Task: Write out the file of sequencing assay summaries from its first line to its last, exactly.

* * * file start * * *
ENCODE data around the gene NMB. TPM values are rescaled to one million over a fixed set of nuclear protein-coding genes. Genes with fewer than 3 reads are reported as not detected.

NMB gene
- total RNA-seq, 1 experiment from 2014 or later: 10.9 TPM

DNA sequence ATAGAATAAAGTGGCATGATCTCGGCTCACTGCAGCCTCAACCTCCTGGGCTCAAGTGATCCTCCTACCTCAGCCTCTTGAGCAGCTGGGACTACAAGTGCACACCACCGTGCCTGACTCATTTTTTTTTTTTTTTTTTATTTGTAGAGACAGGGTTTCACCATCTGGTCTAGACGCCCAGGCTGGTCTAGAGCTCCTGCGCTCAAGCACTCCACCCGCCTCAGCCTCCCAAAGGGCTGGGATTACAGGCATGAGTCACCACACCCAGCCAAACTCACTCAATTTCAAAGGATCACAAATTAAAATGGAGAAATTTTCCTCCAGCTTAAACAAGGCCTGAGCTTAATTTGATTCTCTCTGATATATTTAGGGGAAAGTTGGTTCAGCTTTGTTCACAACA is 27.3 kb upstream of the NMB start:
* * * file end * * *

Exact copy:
ENCODE data around the gene NMB. TPM values are rescaled to one million over a fixed set of nuclear protein-coding genes. Genes with fewer than 3 reads are reported as not detected.

NMB gene
- total RNA-seq, 1 experiment from 2014 or later: 10.9 TPM

DNA sequence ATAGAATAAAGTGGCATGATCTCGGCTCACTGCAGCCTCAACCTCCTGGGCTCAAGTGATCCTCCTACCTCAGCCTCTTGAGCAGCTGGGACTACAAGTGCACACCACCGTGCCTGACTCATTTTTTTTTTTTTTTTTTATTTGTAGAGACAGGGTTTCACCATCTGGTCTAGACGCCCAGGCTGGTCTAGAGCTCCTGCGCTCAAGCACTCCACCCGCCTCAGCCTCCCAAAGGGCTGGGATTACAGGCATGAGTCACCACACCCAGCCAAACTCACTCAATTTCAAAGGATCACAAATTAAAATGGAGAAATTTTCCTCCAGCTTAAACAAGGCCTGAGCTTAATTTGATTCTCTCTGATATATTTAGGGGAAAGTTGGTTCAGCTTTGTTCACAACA is 27.3 kb upstream of the NMB start: